JC message to Jennifer Francis: I’ve found that your credibility is reduced and your own motivations are questioned when you attack the motives of another scientist, particularly a young scientist without any apparent agenda beyond doing good science and advancing her academic career. The high ground is a much better place to be, and not just in a hurricane.


  6. Richard C (NZ) on March 20, 2016 at 9:42 am said:

    Judge Orders White House To Stop Hiding Its Bogus Global Warming ‘Proof’

    by Jeff Dunetz, Guest Post Hans Bader | Mar 18, 2016

    On January 8, 2014, the White House posted a controversial video claiming that global warming causes more severe winter cold. Called “The Polar Vortex Explained in 2 Minutes,” it featured the director of the White House Office of Science & Technology Policy (OSTP), , claiming that a “growing body of evidence” showed that the “extreme cold being experienced by much of the United States” at the time was “a pattern that we can expect to see with increasing frequency as global warming continues.” [Editors Note:Holdren also believes Trees should be given standing to sue in courts]

    This claim was questioned by many scientists and commentators. (See, e.g., Jason Samenow, Scientists: Don’t make “extreme cold” centerpiece of global warming argument, Washington Post, Feb. 20, 2014 (linking to objection by five well-known climate scientists in the Feb. 14, 2014 issue of Science magazine); Patrick J. Michaels, Hot Air About Cold Air, Jan. 16, 2014 (former state climatologist of Virginia rejected Holdren’s claim))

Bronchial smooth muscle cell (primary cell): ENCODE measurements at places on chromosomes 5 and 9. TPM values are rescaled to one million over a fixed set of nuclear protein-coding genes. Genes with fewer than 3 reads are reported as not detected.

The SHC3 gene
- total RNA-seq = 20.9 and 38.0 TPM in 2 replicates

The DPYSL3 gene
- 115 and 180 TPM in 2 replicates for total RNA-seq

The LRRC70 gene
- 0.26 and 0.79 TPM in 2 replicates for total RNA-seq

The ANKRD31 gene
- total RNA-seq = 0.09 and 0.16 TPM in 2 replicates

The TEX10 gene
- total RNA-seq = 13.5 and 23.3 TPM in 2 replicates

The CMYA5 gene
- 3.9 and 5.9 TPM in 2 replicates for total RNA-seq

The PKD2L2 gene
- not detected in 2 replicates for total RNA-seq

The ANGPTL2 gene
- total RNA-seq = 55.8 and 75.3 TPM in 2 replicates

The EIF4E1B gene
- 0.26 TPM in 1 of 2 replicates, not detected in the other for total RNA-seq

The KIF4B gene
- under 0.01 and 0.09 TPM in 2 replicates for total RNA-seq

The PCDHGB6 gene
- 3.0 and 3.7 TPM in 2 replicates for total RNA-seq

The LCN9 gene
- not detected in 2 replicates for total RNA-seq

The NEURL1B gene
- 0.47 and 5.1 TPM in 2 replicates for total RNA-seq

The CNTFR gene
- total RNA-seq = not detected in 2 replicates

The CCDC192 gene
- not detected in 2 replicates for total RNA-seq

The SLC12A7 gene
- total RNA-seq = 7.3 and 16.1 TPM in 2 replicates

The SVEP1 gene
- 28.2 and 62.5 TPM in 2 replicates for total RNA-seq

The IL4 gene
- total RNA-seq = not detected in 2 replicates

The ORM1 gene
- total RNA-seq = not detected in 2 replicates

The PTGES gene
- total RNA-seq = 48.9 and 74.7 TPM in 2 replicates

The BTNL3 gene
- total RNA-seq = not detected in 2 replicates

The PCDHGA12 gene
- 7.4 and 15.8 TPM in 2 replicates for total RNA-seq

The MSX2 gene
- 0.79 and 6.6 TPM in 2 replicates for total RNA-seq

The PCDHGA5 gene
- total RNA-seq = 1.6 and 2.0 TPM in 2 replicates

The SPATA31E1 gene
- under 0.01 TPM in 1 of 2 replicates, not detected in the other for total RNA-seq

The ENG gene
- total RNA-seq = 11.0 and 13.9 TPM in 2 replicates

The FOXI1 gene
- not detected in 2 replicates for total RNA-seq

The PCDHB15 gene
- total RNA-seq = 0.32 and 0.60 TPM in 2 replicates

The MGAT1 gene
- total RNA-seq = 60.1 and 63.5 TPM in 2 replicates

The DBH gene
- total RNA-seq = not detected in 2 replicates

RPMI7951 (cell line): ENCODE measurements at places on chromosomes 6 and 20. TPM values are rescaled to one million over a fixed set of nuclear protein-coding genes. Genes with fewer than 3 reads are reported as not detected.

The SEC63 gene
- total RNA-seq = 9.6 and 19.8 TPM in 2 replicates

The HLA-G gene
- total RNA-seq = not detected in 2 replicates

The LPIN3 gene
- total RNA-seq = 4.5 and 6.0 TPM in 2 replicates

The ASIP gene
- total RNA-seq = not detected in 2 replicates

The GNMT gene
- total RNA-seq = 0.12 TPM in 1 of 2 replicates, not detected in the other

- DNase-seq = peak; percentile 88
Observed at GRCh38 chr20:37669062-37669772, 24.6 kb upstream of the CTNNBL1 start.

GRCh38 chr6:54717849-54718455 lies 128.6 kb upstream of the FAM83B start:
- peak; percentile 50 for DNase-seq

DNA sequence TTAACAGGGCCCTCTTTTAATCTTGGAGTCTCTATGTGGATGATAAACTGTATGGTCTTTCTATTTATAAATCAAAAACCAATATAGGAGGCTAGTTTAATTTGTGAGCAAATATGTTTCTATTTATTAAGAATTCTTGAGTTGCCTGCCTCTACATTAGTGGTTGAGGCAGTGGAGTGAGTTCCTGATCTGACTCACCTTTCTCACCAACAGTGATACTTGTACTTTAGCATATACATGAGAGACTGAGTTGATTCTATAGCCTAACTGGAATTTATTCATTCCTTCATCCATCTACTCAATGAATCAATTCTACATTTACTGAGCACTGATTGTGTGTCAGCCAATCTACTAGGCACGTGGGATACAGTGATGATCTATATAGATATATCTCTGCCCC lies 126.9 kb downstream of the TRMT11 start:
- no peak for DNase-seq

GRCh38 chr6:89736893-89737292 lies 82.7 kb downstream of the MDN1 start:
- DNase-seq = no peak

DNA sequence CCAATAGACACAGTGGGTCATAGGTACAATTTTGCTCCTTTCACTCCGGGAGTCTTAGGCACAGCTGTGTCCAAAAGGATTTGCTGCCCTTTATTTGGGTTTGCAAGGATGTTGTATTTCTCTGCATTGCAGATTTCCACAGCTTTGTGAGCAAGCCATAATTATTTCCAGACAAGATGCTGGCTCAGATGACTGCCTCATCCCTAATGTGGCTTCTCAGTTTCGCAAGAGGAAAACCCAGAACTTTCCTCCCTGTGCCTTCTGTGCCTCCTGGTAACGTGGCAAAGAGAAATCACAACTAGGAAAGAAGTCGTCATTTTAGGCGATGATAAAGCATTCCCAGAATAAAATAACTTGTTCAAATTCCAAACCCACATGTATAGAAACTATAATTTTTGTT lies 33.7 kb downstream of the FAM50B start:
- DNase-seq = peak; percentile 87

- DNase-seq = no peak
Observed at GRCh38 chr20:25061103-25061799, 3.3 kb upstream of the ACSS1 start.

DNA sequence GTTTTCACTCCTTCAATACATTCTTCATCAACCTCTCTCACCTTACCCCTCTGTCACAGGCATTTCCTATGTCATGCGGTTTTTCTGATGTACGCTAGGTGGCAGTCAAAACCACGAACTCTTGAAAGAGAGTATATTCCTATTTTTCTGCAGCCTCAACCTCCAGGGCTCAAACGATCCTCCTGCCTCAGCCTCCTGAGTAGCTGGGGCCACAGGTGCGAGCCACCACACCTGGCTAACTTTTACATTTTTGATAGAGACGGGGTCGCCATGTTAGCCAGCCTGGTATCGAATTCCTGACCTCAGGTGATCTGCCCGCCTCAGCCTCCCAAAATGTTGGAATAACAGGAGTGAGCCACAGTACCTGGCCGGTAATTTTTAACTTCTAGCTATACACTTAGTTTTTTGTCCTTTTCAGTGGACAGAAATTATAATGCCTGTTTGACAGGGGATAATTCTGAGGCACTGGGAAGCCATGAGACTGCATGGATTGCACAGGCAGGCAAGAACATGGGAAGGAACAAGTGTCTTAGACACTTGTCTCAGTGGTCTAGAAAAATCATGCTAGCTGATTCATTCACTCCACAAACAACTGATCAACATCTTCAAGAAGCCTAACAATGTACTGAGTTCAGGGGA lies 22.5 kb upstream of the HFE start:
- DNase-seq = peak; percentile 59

In April 2014, the Competitive Enterprise Institute (CEI) sent a request for correction of this statement under the federal Information Quality Act, citing peer-reviewed scientific articles debunking it. In June 2014, OSTP rejected this request, claiming that Holdren’s statement was his “personal opinion,” not the agency’s position, and that it thus did not constitute “information” subject to the Information Quality Act, which excludes “subjective opinions” from its reach.

    In response, CEI filed a Freedom of Information Act request seeking documents related to the video, its production at taxpayer expense, and OSTP’s rejection of its correction request. Despite having earlier claimed that the video was just Holdren’s personal opinion, not the agency’s, OSTP withheld portions of emails about it as privileged “agency records.” It also refused to produce drafts of its letter rejecting CEI’s request for correction. It withheld two drafts even though they had been shared with an outside professor (and initially even concealed their very existence), and sharing a document with someone outside an agency
    usually waives any privilege to keep it secret.

    After OSTP persisted in keeping these records secret, CEI sued it in federal court in October 2014. This is one of many FOIA lawsuits against the Obama administration, which former New York Times editor Jill Abramson said is the most secretive ever. The Huffington Post says that the “White House denies more FOIA requests than ever” these days.